A Primer on Arizona’s E-Discovery Rules
On December 1, 2006, the Federal Rules of Civil Procedure were modified in order to address e-discovery issues. The Arizona Supreme Court has followed suit by adopting new e-discovery rules that became effective on January 1, 2008. The changes adopted by the Arizona Supreme Court modernize the old rules and specifically address e-discovery. E-discovery is the discovery of all things electronic. This includes information contained in computer files (even deleted ones), hard drives, servers, browsing histories, digital images, recordings and e-mails. It even includes metadata (the data that your computer and software programs preserve about a file). Metadata may include information about the date of creation of a file, the date of and content of modifications and deletions to a file, and the persons who viewed or modified a file.
The increased use of electronic information systems has made e-discovery an integral, and potentially very expensive, component of litigation. This in turn means that every business should have in place policies for the preservation and storage of electronic data that are consistent with current legal obligations. Businesses should also prepare to locate, preserve and produce relevant electronic information in the event of litigation. Failure to do so may result in many expenses during the production process or potential sanctions for failure to produce. Familiarity with the new e-discovery rules will help businesses avoid such expenses, understand the growing importance of e-discovery and protect privileged information from inadvertent disclosure.
An Overview of Key Modifications to Arizona’s Discovery Rules
(As outlined in the Arizona Rules of Civil Procedure)
Rule 16(b) requires that the parties schedule electronic information disclosure deadlines. It also empowers the court to enter orders regarding the discovery of electronic information, the form of production of electronic information, the preservation of electronic information and mutual agreements between the parties for asserting claims of privilege.
Rule 16.3 requires that the parties consider requirements or limitations for the discovery, preservation and protection of electronic information.
Rule 26(b) provides that a party need not provide discovery of electronic information if the information is not reasonably accessible and production would be unduly burdensome. However, the court may still order disclosure if the requesting party shows good cause.
Rule 26.1 requires that parties disclose a list of all relevant electronically stored information known by the parties to exist. Parties must serve a copy of the electronically stored information unless good cause is shown, in which case they must provide the name and address of the custodian of the information. It also provides for the protection of inadvertently disclosed privileged material.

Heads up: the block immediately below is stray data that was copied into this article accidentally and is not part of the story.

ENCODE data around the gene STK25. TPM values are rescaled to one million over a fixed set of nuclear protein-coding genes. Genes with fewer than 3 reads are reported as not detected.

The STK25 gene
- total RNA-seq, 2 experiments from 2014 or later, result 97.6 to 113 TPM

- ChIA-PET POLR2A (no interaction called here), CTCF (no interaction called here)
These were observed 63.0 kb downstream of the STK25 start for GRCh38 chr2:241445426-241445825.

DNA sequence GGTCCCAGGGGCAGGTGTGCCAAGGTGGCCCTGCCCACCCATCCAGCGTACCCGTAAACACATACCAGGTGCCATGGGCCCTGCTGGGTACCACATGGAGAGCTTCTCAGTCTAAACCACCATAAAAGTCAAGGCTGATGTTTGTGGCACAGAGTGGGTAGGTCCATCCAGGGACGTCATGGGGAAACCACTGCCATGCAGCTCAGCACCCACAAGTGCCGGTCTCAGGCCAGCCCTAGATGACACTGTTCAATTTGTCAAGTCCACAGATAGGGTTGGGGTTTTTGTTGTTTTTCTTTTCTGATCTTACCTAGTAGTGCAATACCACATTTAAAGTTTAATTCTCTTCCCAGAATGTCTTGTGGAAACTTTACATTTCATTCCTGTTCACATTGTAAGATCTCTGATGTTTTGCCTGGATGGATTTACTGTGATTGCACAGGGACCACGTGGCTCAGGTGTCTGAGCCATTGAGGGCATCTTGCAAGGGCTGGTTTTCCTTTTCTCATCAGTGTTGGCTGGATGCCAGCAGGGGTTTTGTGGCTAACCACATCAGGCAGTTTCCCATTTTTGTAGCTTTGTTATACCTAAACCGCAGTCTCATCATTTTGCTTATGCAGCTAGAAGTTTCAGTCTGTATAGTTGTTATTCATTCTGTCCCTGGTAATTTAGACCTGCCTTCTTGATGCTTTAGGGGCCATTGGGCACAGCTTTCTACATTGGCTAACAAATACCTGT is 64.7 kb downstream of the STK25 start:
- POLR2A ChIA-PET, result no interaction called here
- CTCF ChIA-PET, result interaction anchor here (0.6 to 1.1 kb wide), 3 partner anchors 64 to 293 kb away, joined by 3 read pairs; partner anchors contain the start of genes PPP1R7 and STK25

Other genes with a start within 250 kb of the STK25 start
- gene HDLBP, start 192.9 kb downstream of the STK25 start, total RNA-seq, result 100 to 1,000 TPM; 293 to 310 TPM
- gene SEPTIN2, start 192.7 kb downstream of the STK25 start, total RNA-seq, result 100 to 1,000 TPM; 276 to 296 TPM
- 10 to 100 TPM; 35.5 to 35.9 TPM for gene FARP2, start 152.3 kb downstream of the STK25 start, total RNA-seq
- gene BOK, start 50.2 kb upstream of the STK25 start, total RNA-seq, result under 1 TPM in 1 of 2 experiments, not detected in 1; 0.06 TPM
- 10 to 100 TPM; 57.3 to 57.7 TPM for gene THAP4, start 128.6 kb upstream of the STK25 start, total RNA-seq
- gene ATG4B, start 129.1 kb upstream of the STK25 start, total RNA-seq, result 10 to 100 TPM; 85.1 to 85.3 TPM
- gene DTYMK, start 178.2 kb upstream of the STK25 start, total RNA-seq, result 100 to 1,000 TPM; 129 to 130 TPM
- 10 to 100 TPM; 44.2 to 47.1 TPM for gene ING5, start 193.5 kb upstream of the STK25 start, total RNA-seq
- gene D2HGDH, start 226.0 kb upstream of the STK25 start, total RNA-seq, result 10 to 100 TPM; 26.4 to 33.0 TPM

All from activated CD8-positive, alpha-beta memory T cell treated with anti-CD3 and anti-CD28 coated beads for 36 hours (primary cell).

Rule 34 allows parties to serve requests for production of electronic information upon each other and to specify the form or forms in which the information is to be produced.
Rule 37(g) protects parties from sanctions if electronic information is lost as the result of a routine, good-faith operation of an electronic information system.
Rule 45 allows parties to subpoena electronic information from non-parties.
Some Tips for Data Preservation and E-Discovery
Consult with an expert to draft formal policies for the preservation, retention and deletion of electronic data. Train employees regarding your electronic data policies. These policies, if complied with, may protect your company from sanctions if information is deleted as part of the routine, good-faith operation of your electronic information system. See Rule 37(g).
Maintain constant awareness of your business’s e-data architecture: the location and information content of servers, laptops, hand-held devices, hard drives, back-up drives, web-mail, storage items such as thumb drives, DVDs and CDs – even home computers where business information might be stored. This awareness will limit the costs of production in litigation.
Remind employees that e-mails (even deleted ones) are discoverable and e-mails, like all communications, should be carefully drafted in accordance with company policy.
Be prepared to implement an electronic data preservation strategy in the event of imminent litigation. Also, remember to send opposing parties a preservation letter instructing them to halt all destruction of electronic data. If necessary, seek a court order on preservation under Rule 16(b).
Hire an expert in computer forensics to assist with discovery and production of electronic data. This expert may provide valuable advice and assistance regarding the form of production desired, the location of data, the analysis of data and the accessibility of data.
Avoid excessive litigation over the inadvertent disclosure of privileged electronic information by agreeing to claw-back provisions with opposing parties.
Remember to look through and review metadata for important information regarding the files you have received. Unless requested otherwise, electronic data should be provided in the form in which it is ordinarily maintained and this form will typically include metadata.